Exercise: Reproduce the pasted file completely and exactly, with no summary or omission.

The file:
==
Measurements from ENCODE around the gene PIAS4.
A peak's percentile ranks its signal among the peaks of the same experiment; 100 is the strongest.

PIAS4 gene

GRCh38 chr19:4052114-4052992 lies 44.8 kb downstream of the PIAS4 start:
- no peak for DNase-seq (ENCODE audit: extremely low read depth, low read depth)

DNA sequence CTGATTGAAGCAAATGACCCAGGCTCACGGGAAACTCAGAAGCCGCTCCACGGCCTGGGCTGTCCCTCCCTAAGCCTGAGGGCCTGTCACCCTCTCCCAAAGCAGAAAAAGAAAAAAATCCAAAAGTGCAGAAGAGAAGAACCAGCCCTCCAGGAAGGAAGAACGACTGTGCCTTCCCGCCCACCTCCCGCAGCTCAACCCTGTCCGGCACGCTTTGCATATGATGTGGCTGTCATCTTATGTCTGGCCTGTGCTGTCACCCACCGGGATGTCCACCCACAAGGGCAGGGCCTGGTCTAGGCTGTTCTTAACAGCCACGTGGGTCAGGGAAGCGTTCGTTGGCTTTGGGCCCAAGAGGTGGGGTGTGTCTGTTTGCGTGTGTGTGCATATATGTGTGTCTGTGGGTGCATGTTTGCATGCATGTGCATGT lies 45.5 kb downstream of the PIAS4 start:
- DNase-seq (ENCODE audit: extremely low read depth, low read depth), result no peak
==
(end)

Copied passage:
Measurements from ENCODE around the gene PIAS4.
A peak's percentile ranks its signal among the peaks of the same experiment; 100 is the strongest.

PIAS4 gene

GRCh38 chr19:4052114-4052992 lies 44.8 kb downstream of the PIAS4 start:
- no peak for DNase-seq (ENCODE audit: extremely low read depth, low read depth)

DNA sequence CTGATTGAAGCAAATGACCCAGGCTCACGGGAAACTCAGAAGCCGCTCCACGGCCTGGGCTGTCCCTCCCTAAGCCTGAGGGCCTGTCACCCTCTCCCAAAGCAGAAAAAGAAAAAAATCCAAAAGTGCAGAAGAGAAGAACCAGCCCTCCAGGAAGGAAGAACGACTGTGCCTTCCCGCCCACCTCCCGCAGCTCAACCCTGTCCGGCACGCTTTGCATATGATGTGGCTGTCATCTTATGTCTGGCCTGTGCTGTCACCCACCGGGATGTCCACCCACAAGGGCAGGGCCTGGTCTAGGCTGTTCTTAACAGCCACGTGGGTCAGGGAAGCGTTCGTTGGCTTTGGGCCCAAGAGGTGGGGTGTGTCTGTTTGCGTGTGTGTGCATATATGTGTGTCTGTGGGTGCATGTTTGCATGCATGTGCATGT lies 45.5 kb downstream of the PIAS4 start:
- DNase-seq (ENCODE audit: extremely low read depth, low read depth), result no peak